Grizzly bear’s root canal highlights specialized care for Grand Rapids zoo animals
GRAND RAPIDS, MI – Dr. Lynn Happel’s patients usually consist of cats and dogs.
However, on special occasions, she works with more exotic animals from the John Ball Zoo, such as Yogi, a 560-pound grizzly bear, or Nika, a female tiger.
A local veterinarian, Happel is known for her dental work. She recently performed a root canal on Yogi. She also is scheduled to complete dental work for Nika in the coming weeks.
“It’s super fun,” said Happel. “It’s a wonderful opportunity to volunteer my time to the zoo so that these animals can get the best care. The zoo team is great, they do a fantastic job.”
John Ball Zoo’s veterinarian Dr. Ryan Colburn met Happel through one of her associates, who attended Michigan State University’s College of Veterinary School with Colburn.
When John Ball Zoo falls into deeper cases, Colburn doesn’t hesitate to call in a specialist. There have been several ophtalmology cases where the zoo has brought in an ophthalmologist to perform cataract surgery.
In the beginning of the year, the zoo had two separate cases where a penguin and a snake went through cataract surgery. In most cases, the zoo is able to handle procedures on site but for special cases, such as a root canal on a grizzly bear, a otter, or a tiger, Colburn calls in Happel.
Happel is a specialist in advanced training in vet dentistry and has performed several procedures for John Ball Zoo over the past couple of years. She is scheduled to do a root canal in a few weeks on Nika, the zoo’s female tiger. Zookeepers were doing a routine walk-through when they noticed Nika had broken a tooth.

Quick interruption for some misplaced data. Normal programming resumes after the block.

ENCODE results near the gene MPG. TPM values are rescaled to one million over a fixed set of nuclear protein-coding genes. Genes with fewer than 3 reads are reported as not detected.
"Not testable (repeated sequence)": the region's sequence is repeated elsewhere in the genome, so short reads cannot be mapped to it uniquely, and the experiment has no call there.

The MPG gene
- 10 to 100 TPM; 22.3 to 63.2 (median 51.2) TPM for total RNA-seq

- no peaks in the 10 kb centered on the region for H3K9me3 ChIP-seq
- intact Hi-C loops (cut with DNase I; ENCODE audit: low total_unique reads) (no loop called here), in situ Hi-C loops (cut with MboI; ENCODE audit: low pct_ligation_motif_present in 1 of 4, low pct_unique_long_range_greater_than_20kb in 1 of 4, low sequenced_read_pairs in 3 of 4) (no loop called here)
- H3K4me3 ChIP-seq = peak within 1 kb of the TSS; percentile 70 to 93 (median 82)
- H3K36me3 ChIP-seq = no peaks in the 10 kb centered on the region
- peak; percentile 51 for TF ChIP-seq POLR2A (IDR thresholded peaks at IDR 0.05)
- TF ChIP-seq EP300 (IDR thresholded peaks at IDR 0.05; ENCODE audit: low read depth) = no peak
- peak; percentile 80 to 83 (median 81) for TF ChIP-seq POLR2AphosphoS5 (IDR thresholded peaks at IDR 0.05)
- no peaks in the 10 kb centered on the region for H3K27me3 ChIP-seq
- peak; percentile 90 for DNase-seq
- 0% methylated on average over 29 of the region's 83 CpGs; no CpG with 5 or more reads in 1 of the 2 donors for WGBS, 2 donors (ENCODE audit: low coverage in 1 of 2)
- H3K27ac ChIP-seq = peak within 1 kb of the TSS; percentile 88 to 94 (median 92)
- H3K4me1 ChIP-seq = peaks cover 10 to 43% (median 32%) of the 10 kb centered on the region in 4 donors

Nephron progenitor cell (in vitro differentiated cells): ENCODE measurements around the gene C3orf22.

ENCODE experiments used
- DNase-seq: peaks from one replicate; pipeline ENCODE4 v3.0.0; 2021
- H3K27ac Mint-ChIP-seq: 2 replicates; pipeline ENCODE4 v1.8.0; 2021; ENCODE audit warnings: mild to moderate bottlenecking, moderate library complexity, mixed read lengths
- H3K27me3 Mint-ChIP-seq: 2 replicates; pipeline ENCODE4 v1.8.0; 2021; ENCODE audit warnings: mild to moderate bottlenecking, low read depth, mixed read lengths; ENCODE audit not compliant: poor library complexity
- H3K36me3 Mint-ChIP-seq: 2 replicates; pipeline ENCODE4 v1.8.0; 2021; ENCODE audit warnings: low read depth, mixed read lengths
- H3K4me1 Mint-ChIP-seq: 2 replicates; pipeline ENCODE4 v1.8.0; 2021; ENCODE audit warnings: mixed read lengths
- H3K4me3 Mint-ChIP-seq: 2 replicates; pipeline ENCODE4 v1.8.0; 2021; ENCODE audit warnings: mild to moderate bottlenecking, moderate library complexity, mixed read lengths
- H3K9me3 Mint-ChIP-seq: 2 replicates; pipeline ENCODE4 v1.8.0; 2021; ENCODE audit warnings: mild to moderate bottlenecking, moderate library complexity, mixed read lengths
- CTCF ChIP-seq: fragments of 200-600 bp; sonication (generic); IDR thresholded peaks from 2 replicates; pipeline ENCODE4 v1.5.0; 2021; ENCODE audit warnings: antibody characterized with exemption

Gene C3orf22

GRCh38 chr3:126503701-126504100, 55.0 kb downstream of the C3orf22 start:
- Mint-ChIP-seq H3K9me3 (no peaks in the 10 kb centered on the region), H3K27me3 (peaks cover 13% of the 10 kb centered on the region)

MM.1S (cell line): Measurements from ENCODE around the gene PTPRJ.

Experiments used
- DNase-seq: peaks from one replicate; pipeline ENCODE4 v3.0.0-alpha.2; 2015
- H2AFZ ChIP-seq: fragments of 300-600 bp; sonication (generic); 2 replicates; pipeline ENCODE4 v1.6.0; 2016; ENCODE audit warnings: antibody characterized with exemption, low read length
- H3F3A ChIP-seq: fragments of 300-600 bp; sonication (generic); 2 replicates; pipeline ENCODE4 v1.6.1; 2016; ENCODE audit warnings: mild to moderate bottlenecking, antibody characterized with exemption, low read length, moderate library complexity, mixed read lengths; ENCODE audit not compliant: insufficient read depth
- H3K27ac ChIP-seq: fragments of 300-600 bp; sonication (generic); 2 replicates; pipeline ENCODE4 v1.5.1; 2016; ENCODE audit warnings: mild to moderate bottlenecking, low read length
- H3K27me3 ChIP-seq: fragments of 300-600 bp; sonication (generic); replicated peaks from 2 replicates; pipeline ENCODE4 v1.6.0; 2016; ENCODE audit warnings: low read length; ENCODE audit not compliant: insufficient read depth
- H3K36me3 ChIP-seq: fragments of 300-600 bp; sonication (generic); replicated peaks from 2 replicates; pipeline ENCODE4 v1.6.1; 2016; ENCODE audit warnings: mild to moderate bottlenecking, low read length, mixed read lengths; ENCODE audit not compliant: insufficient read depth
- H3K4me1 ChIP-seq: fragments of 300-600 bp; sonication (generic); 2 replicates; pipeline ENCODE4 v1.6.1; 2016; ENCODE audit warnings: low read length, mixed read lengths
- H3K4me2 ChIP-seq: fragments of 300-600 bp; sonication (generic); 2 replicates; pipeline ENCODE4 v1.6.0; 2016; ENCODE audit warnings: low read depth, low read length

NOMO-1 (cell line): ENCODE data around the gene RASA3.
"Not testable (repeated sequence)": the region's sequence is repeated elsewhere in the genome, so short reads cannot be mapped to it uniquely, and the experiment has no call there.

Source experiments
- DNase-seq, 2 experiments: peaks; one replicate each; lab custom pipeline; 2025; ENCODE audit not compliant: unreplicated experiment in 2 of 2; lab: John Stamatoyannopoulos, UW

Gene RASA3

For Yogi, the grizzly bear, he was due for a root canal. He had some worn teeth and fractured the tips of his canine teeth, which is pretty common across all the carnivores, Colburn said.
“I think the biggest thing is when we do these big procedures, it’s always a team effort,” said Colburn. “In the bear procedure, for instance, there is a lot of people around when we do that and we try to keep it down to the bare essentials.”
At more than 500 pounds, the bear requires that a group of people physically get him into position for Dr. Happel to do the root canal.
“The first time I worked on a bear, it was just very impressive,” said Colburn. “Every time I work with bears I feel like … Wow, my job is cool.”
While Happel does the procedure, Colburn, zookeepers and technicians work together to make sure they’re staying on schedule.
Colburn tries to keep all of the procedures under two hours if the animals are under anesthesia, which is for safety reasons.
“They’re not fearful and we don’t want to over stress them,” said Colburn. “It involves full blood work, often X-rays and ultra sounds, in addition to their exam. For our mammals a big part of their exams is looking at their teeth … That is what lead into these cases.”
As the veterinarian for John Ball Zoo for the last seven years, Colburn’s role is to make sure that the zoo keeps all the animals healthy. That may mean taking the animals off site for specialized equipment.
“One huge example is we have a lion here who has Epilepsy, he’s maintained on medications to prevent seizures,” said Colburn. “Many years ago, before we started those medications, he actually went to Michigan State University and had an MRI done.”
With local specialists close by, John Ball Zoo is able to provide around-the-clock care for all zoo animals, no matter their special needs.
“We have a lot of great things to share because these animals are getting excellent care,” said Colburn. “We’re trying to go above and beyond and always pushing the envelope on what are new things we can do to do things better.”
John Ball Zoo, 1300 W. Fulton St., covers about 31 acres of the 103-acre John Ball Park. The zoo features more than 200 species.